Sure it was hard to find toilet paper, hand sanitizer or baker’s yeast throughout the pandemic. Looking for a new bicycle or major appliance? Bet you were out of luck. But for many individuals, the item in shortest supply over the past year has been what they needed the most — hope.
While the Bureau of Labor Statistics recently reported that unemployment rates have dropped, over ten million people are still jobless. Homelessness, food insecurity and eviction rates have increased nationwide. COVID-19cases are spiking and different regions are reverting back to stricter lockdowns to prevent hospitals from being overloaded. Tens of millions of kids are trying to learn remotely, cut off from social interaction and activities, while their parents are struggling with work and childcare challenges.
The challenging factors list above are reinforced in news headlines each day. But hearing it again and again can feel like a major bummer when you are so ready to move on. All of which can make hope feel elusive. However, you can do something about it.
Shift your focus.
“When we’re having a bad time, we tend to focus on that,” said Clinical Psychologist Dr. Richard Shuster, who explains that there is a part of our brain called the Reticular Activating System (RAS) that brings whatever you are focusing on, positive or negative, to the forefront of your awareness. “If we are dealing with adversity and what the potential negative outcomes may be, that’s where our brain is going to be pulling data from in our environment to support that belief system. It can become a self-fulfilling prophecy, even if it’s a transient stressor.”
Hoping for the best can help turn your situation around. Shuster advises looking for the light at the end of the tunnel, even when you don’t believe it is going to happen right away.
“From a hard-wiring perspective, hope is very important because it helps make a cognitive and emotional shift towards what could be a positive outcome,” he noted. “If that is what we focus on, the RAS is going to pull data that helps us become more creative in finding solutions to overcome the issues faced.”
Shuster practices what he preaches. He started a lucrative IT consulting business after college that became less fulfilling as it grew. Shuster was involved in a terrible car accident, suffering extensive injuries including a broken back. Healing over time, he went back to work. However, things were never the same. Shuster quit his job. He felt scared, miserable and stuck.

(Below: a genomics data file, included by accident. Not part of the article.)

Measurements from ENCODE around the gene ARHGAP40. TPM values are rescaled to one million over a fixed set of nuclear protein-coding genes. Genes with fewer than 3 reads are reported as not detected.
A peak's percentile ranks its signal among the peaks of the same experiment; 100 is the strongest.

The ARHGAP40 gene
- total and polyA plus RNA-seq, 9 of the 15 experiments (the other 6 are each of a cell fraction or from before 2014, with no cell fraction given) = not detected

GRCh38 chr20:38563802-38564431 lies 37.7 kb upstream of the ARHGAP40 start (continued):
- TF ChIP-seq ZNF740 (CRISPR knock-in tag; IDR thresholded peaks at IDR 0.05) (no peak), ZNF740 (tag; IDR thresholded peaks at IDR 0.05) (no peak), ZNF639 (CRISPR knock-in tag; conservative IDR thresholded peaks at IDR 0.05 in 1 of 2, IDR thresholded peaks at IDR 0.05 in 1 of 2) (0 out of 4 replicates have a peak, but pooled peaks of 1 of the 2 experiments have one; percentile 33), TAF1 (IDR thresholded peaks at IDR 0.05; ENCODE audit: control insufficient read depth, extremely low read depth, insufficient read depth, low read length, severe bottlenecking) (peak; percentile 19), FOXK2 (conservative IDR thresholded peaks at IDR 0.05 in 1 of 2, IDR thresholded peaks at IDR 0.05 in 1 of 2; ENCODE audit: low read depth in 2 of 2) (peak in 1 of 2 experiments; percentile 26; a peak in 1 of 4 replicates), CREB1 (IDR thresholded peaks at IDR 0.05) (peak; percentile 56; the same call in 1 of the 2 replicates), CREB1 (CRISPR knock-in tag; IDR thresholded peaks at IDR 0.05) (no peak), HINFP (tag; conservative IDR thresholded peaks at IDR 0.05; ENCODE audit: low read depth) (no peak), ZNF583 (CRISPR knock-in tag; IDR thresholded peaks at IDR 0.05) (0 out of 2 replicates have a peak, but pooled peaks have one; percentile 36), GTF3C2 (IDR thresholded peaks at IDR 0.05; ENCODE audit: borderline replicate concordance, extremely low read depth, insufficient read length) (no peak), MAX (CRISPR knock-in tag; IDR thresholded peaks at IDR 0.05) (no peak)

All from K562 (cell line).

Within this difficult place, a glimmer of hope appeared as an idea popped into his mind. Perhaps he could use his extensive information technology knowledge to make a meaningful contribution to society. Shuster started collaborating with law enforcement agencies in promoting internet safety in schools and communities, speaking before numerous groups. He ended up obtaining a master’s degree in Social Work and then a doctorate in Clinical Psychology, multiplying his positive impact through training experiences that ranged from providing crisis intervention to students displaced by Hurricane Katrina to assessing NFL players as part of the league’s concussion protocol.
Spreading hope is now a daily occurrence for Shuster. He serves as the CEO of a MARS Industries, a psychological assessment company that helps people of all ages and backgrounds reach their true potential. A popular keynote speaker, he hosts The Daily Helping with Dr. Richard Shuster: Food for the Brain, Knowledge from the experts, Tools to Win at Life® podcast, which is regularly downloaded in over 100 countries. He’s a dedicated husband and father. Shuster’s Every Kid Rocks non-profit also helps provide therapy services for kids in need.
Hope on the horizon.
As I write this, there is a lot of hope on the horizon. A number of COVID-19 vaccines are currently being reviewed by the FDA for immediate approval and inoculations just started for senior citizens in the United Kingdom living in nursing homes and their care givers. Businesses are starting to plan for millions of remote working employees to come back to offices, if they wish, when conditions are safer. We have found ways to stay connected with each other using technology, space heaters in public spaces as temperatures plummet and other ingenuity at work.
Focusing on what remains positive and better times ahead with help infuse you with more hope and well-being overall.